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Outline of Chapter 25: The Great Depression
-Sudden economic decline that began in 1929 was a surprise because it followed the New Era, which seemed to be performing another series of economic miracles The Great Crash -Between May 1928 and September 1929, the average price of stocks increased over 40% -Stocks of major industrials doubled in value at he same time – stock market boom -In autumn of 1929, great bull market began to fall apart – On October 21 and October 23, there were alarming declines in stock prices, both followed by temporary recoveries -But on October 29, Black Tuesday, all efforts to save the stock market failed Causes of the Depression -Many observers agree that there were a variety of factors that account for severity of crisis • Lack of Diversification- Prosperity in American economy had depended a lot on a few basic industries, such as construction and automobiles – in 1920s, industries began to decline • Maldistribution of Wealth- Proportion of profits going to farmers and workers was too small to create an adequate market for good economy was producing – in 1929, many families were too poor to buy the goods the industrial economy was producing • Credit Structure of Economy- Farmers were deeply in debt – couldn’t pay off what they owed – small banks were in constant trouble as their customers defaulted on loans – large banks were trouble because some were investing recklessly in the stock market • Declining Exports- In the 1920s, European demand for American goods declined – because European industry was becoming more productive and some nations were having financial difficulties and could not afford to buy goods from overseas – also because of the fifth reason for the Great Depression-the international debt structure that emerged in the aftermath of World War I • Unstable International Debt Structure- After WWI, the European nations allied to the U.S. owed large sums of money to American banks- Allies had insisted on reparation payments from Germany and Austria-they were in too much economic trouble to pay – American banks made large loans to European governments – debts were being paid only by piling up new and greater debts – in 1920s, high American protective tariffs made it difficult for them to sell goods to American markets – without sources of foreign exchange with which to repay loans, they began to default Progress of the Depression -The stock market crash of 1929 exposed the longstanding weaknesses in the American economy rather than causing the Depression – during the next 3 years, crisis worsened -Over 9,000 banks closed down to avoid bankruptcy between 1930 and 1933 -Nation’s money supply greatly decreased partly because of these closures – total money supply fell by more than a third between 1930 and 1933 – led to deflation- decline in purchasing power – manufacturers began to lay off workers -Some economics say that depression could have been avoided if the Federal Reserve System had acted more responsibly – but they raised interest rates in 1931-contracted money supply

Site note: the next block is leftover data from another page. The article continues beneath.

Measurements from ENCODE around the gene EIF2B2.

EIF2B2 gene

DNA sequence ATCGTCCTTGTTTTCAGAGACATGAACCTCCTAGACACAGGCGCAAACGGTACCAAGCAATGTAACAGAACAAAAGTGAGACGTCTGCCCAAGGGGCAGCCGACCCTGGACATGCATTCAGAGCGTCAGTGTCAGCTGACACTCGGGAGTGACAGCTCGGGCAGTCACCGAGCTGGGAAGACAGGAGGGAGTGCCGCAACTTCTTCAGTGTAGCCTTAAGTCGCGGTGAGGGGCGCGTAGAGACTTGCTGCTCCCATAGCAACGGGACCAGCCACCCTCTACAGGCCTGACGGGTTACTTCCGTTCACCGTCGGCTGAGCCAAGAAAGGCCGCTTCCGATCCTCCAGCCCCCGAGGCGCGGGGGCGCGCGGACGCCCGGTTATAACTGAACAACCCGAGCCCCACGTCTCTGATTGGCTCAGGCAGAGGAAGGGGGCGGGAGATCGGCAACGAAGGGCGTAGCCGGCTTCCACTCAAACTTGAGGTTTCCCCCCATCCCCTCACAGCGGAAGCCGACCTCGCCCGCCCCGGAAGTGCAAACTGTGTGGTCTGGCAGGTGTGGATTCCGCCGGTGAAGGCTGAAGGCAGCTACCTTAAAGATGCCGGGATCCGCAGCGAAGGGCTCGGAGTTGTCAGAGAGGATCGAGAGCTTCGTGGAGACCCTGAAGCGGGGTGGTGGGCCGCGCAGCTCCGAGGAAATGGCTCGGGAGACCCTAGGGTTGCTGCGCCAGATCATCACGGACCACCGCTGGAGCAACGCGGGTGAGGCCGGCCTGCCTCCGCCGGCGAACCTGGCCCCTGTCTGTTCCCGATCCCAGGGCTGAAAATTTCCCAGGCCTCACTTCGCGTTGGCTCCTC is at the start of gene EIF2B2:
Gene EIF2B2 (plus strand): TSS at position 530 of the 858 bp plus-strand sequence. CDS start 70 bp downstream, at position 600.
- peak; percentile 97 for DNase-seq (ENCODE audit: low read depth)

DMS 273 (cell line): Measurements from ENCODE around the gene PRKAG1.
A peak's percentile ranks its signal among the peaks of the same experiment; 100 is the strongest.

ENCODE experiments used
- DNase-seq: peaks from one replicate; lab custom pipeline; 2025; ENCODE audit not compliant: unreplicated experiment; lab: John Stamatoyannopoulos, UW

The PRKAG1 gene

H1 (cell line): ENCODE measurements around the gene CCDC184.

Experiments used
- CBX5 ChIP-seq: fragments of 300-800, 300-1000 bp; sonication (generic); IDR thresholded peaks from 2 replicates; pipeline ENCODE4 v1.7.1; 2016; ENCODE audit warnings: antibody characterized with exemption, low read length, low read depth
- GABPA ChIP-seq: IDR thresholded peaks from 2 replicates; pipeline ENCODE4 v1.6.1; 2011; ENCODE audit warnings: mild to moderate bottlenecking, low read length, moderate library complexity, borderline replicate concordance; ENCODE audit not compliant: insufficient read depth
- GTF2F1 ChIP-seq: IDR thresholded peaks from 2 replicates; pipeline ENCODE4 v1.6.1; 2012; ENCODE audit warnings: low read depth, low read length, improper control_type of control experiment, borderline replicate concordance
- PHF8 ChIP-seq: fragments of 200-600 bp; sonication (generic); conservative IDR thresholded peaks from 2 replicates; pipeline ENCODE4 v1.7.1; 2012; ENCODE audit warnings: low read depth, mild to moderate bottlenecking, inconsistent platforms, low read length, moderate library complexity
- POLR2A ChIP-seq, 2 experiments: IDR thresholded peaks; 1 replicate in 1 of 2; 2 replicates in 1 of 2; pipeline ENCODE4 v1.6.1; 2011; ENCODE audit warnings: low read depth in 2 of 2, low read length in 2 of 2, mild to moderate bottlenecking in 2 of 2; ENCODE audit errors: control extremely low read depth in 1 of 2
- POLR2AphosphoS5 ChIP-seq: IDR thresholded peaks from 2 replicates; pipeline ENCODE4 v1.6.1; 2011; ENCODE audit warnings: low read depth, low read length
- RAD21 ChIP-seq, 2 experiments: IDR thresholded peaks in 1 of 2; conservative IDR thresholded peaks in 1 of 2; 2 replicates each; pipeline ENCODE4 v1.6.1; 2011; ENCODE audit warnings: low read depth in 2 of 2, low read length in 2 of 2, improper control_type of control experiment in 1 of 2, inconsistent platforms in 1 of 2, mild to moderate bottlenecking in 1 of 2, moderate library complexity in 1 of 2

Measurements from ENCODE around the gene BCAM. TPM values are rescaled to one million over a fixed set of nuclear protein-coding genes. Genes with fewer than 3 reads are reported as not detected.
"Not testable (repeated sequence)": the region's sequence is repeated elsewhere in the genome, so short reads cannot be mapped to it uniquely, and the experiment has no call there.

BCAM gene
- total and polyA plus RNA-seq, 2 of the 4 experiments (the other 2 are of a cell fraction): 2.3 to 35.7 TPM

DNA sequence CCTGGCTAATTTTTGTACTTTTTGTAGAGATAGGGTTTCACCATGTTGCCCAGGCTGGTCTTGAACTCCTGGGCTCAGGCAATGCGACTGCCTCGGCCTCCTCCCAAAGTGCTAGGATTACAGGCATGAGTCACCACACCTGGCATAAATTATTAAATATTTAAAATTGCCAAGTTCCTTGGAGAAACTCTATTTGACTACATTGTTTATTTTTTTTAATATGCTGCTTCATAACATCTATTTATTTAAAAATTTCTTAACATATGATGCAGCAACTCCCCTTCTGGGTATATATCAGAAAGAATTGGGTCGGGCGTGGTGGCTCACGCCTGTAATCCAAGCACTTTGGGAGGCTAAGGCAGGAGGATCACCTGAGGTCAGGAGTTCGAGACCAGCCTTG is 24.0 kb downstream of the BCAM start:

-The American gross national product (GNP) went from $104 billion in 1929 to $76.4 billion in 1932 – a 25% decline in 3 years – 25% of the work force was unemployed The American People in Hard Times Unemployment and Relief -Many people during the Great Depression believed that unemployment was a sign of personal failure – many men were deeply ashamed of their joblessness -The South and West were suffering from one of the worst droughts in the history of America -Beginning in 1930, a large area known as the “Dust Bowl” began to experience steady decline in rainfall and increase in heat – great dust storms swept across the plains -Many families from the Dust Bowl known as “Okies” (many came from Oklahoma) traveled to California and other states where they found better conditions -Death from starvation became more common and there were many migrant Americans African Americans and the Depression -Although African Americans did not share much in the prosperity of the previous decade, they were still devastated by the Depression – experienced more unemployment, homelessness, malnutrition, and disease than in the past and more than whites -Whites in southern cities wanted all blacks dismissed from their jobs- in Atlanta in 1930; the Black Shirts organized a campaign with the slogan, “No Jobs for Niggers Until Every White Man Has a Job!” – By 1932, over half of blacks in the South were without employment -In the Scottsboro case, nine black teenagers were taken off a freight train in Alabama and arrested for disorder – later two white women also on the train accused them of rape – although there was overwhelming evidence that they had not been raped, the all-white jury in Alabama convicted all nine of the “Scottsboro boys” and sentenced eight to death -The Supreme Court overturned the convictions in 1932 – new trials began – the International Labor Defense came to the aid of the accused boys and began publicizing the case – the NAACP helped them as well – all though the boys were never acquitted by the white southern juries, they all eventually gained their freedom -During the Depression, the NAACP began to try to win a position for blacks within the emerging labor movement, supporting formation of the Congress of Industrial Organizations and helping to break down racial barriers within labor unions Mexican Americans in Depression America -Chicanos (Mexican Americans) were discriminated against and whites in the South demanded their jobs – some were forced to leave to country – many went to Mexico -Many relief programs excluded Mexicans -Hispanics generally had no access to American schools – many hospitals refused them admission – unlike American blacks, Hispanics had not established education and social facilities of their own in response to discrimination Asian Americans in Hard Times -Asian Americans suffered similar hardships as African Americans and Hispanics -In California, Nisei (Japanese Americans) tried to challenge the obstacles facing them through politics – organized Japanese American Democratic Clubs in several cities -Some Japanese-American businessmen tried to change the Nisei by encouraging them to become more assimilated into American culture - formed Japanese American Citizens League to promote their goals Women and the Workplace in the Great Depression